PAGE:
In the marketing realm, you can create a metric to track just about anything, and savvy marketers pay close attention to which metrics are the most significant indicators of a successful campaign. Online sales conversions can come in many forms, from various sources, and lead to multiple opportunities. But how can you be sure that you’re tracking the numbers that will provide you with most actionable and useful data for your campaign?
Let’s take a look at six essential metrics to help you track your online conversions.
1. Sources of Traffic
Having a clear view of where your traffic is coming is the first step to capitalizing on current outreach efforts. While some businesses may have a handful of traffic sources, others may have a wide range from an array of marketing efforts. Sources of online traffic can come directly from keyword searches or offline efforts, referrals from other sites, or your social media accounts. Make sure that you’re tracking each source to measure your conversion rates.
2. First-Time Visitor Conversions
Measuring the conversion rates for new visitors who proceed with purchases on your site is a great way to get insight into your site’s ease of navigation and customer experience. Pay attention to first-time visitor conversions especially when making changes to your website or products and services.
3. Bounce Rate
While bounce rates will vary across industries, site structures and type, as well as a slew of other factors, it’s helpful to check out the bounce rate of your competitors’ websites. Make a list of anywhere from five to ten of your top competitors and visit SimilarWeb to view their site stats. Make sure that your site is similar to theirs. For example, if their site is mostly shop/product pages and your site is mostly blog content, that wouldn’t be a comparable site. What is your bounce rate in comparison to theirs? What’s the average bounce rate of all of them?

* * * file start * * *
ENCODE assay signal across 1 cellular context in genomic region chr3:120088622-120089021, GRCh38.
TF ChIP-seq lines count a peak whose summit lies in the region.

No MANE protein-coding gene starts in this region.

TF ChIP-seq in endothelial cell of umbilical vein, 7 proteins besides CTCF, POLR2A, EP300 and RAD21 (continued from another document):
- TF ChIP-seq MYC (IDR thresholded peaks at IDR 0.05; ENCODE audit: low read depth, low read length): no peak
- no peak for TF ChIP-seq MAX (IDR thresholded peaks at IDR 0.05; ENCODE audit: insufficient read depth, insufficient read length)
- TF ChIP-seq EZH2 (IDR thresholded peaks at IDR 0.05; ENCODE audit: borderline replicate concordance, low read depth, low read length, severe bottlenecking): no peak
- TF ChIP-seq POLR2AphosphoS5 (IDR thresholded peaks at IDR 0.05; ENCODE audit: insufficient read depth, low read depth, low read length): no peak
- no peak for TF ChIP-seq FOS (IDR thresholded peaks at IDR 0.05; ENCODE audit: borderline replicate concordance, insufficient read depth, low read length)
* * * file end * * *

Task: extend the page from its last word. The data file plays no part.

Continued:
High bounce rates can be tell-tale signs of issues with site pages, low-quality content, lousy navigation, content that’s not relevant to the searched terms, etc. Also, take note of the exit pages of most of your visitors, which can provide excellent feedback regarding which pages you should re-evaluate.
4. Page Visits
Where are your visitors going when they reach your site? Do the landing pages have the most visits? How about the product pages? Are they engaging in any forums or comment sections? Understand the behavior of your visitors once they reach the site. If your conversions are poor, tracking visitor behavior can give you the insight you need to pin down what may not be working.
5. Returning Visitors
Not all buyers will purchase right out of the gate. In fact, most won’t. Taking a look at the conversion rates of your returning visitors can help you ascertain your visitors’ buying processes. Do customers return two or three times before converting? Which products or services have the fastest conversions for returning visitors? Use this information to test new pages, content, and marketing campaigns.
6. Cost Per Sale
Make sure to measure the cost of each online conversion relative to the lead-generation value. If you’re spending money on marketing campaigns that aren’t providing sufficient conversions, it could be time to re-think your outreach strategies.
By continuously tracking your online conversions and engagement you can discover opportunities to capitalize on high-converting sales devices, while at the same time uncovering potential areas of improvement in visitors’ experiences.